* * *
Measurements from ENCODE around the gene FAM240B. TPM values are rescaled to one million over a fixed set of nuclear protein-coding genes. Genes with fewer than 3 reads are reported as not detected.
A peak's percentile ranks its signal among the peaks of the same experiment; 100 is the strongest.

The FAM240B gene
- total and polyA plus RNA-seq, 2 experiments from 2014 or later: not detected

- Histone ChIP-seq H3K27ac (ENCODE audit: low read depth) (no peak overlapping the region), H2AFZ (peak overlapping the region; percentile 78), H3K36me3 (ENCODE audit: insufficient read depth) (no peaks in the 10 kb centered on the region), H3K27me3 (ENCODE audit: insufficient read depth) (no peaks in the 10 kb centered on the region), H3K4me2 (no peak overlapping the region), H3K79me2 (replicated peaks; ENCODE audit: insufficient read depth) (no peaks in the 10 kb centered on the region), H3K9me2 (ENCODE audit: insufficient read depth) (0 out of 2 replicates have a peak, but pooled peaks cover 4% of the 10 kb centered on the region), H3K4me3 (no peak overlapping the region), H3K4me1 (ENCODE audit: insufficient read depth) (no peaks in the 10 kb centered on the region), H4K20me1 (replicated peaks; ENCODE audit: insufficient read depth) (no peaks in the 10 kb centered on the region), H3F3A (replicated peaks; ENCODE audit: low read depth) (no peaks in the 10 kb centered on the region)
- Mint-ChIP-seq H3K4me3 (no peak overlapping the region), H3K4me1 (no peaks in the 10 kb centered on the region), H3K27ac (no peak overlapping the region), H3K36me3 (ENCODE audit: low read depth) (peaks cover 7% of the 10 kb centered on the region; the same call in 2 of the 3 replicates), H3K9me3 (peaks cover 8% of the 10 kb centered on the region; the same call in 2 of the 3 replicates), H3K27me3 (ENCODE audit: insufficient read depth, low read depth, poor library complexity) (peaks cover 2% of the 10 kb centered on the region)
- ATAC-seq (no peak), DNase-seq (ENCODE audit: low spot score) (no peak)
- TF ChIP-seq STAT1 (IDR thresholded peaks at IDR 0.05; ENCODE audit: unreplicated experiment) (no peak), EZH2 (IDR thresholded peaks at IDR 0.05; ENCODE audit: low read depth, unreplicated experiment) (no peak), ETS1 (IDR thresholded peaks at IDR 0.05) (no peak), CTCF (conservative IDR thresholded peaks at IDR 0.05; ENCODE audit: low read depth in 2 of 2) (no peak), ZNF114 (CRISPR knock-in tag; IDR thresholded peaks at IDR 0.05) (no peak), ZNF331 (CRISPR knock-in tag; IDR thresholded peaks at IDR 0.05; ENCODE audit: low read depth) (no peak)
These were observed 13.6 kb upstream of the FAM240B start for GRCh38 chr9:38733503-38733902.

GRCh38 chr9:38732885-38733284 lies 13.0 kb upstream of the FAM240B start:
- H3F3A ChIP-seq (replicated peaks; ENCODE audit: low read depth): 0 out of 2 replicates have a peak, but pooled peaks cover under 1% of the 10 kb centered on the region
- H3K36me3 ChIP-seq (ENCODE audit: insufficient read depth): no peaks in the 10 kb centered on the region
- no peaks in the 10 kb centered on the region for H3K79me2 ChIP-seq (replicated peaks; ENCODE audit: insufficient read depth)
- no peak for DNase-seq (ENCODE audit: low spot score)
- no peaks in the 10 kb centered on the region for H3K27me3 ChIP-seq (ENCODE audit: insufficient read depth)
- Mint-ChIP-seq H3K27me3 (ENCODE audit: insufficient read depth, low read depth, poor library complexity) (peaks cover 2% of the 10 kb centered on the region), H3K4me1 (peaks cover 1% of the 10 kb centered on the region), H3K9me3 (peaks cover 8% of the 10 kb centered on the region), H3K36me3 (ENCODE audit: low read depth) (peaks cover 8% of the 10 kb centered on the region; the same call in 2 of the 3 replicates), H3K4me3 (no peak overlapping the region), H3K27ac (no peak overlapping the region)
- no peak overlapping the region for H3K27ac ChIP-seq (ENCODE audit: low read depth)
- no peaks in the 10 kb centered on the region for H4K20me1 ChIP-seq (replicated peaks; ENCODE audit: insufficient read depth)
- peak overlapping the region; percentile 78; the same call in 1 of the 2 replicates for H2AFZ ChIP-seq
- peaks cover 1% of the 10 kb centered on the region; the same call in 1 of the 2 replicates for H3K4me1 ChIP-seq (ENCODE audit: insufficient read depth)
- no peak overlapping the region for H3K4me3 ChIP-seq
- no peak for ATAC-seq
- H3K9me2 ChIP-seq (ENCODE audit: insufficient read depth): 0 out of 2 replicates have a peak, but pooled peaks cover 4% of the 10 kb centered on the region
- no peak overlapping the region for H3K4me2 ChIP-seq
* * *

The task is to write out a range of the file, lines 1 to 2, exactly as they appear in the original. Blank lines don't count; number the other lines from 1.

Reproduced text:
Measurements from ENCODE around the gene FAM240B. TPM values are rescaled to one million over a fixed set of nuclear protein-coding genes. Genes with fewer than 3 reads are reported as not detected.
A peak's percentile ranks its signal among the peaks of the same experiment; 100 is the strongest.